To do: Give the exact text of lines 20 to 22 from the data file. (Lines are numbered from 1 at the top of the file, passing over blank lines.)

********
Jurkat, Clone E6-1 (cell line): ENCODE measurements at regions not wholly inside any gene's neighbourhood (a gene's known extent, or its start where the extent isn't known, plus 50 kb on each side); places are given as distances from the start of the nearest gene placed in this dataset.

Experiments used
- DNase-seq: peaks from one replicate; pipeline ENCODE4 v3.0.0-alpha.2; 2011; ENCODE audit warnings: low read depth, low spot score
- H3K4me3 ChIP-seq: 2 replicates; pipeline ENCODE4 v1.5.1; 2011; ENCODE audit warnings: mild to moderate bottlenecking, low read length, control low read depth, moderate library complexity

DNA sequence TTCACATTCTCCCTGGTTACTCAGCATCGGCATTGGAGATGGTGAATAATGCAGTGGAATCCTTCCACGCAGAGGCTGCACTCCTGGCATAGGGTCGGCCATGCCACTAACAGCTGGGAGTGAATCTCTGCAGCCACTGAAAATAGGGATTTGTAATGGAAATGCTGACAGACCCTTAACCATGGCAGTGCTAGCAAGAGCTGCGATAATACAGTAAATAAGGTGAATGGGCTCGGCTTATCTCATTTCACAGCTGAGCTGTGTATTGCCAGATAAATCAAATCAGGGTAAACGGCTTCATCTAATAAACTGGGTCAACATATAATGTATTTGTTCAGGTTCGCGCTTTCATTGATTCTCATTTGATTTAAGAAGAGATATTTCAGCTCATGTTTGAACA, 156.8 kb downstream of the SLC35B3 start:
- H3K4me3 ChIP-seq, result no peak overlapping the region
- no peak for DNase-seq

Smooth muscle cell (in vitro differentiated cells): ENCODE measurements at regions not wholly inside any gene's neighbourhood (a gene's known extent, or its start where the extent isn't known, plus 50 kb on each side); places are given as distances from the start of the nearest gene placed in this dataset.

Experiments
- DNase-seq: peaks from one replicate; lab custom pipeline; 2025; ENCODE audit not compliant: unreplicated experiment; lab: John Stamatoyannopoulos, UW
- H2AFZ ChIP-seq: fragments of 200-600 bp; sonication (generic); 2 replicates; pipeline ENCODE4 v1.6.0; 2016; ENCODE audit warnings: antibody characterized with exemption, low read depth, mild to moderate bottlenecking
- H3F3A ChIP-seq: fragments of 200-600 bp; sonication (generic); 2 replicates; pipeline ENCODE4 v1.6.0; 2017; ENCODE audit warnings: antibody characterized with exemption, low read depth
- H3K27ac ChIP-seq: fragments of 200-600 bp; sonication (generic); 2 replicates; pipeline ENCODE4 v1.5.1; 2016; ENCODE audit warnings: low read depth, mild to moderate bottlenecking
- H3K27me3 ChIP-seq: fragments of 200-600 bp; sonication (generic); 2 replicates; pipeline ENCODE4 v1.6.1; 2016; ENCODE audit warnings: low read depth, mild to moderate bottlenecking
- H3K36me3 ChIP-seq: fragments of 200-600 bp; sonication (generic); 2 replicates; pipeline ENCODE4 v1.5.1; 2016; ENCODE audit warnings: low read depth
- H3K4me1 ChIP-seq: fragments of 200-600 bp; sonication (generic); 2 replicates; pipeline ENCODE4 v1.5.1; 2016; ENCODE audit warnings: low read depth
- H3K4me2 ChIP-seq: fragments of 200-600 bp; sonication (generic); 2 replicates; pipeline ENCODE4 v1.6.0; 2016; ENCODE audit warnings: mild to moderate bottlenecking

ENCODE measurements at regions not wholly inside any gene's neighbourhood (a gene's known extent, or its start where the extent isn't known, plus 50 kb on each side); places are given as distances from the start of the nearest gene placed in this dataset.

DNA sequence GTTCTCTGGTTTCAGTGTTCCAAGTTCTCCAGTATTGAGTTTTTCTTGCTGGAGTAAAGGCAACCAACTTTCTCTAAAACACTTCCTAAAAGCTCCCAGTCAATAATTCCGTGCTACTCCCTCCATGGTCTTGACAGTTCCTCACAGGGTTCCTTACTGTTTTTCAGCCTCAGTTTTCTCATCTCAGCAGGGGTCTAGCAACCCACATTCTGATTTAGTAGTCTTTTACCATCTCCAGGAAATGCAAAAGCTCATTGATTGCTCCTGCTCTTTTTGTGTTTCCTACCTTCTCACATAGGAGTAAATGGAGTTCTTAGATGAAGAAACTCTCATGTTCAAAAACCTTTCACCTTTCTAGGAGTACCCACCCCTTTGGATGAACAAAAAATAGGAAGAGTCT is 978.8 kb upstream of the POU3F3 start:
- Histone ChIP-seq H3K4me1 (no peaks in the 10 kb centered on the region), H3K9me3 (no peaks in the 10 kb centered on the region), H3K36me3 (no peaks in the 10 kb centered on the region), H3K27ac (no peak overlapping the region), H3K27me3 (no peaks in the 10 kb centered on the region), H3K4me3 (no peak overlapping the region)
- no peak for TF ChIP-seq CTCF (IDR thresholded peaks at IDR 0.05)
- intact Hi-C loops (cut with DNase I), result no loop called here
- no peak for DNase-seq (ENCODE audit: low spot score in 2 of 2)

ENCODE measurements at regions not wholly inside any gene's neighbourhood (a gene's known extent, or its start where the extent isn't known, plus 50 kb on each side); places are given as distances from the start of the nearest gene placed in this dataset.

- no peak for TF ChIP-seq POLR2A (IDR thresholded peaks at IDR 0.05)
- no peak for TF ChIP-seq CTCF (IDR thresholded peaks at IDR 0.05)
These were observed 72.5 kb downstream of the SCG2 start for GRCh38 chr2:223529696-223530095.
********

- Histone ChIP-seq H3K4me1 (no peaks in the 10 kb centered on the region), H3K9me3 (no peaks in the 10 kb centered on the region), H3K36me3 (no peaks in the 10 kb centered on the region), H3K27ac (no peak overlapping the region), H3K27me3 (no peaks in the 10 kb centered on the region), H3K4me3 (no peak overlapping the region)
- no peak for TF ChIP-seq CTCF (IDR thresholded peaks at IDR 0.05)
- intact Hi-C loops (cut with DNase I), result no loop called here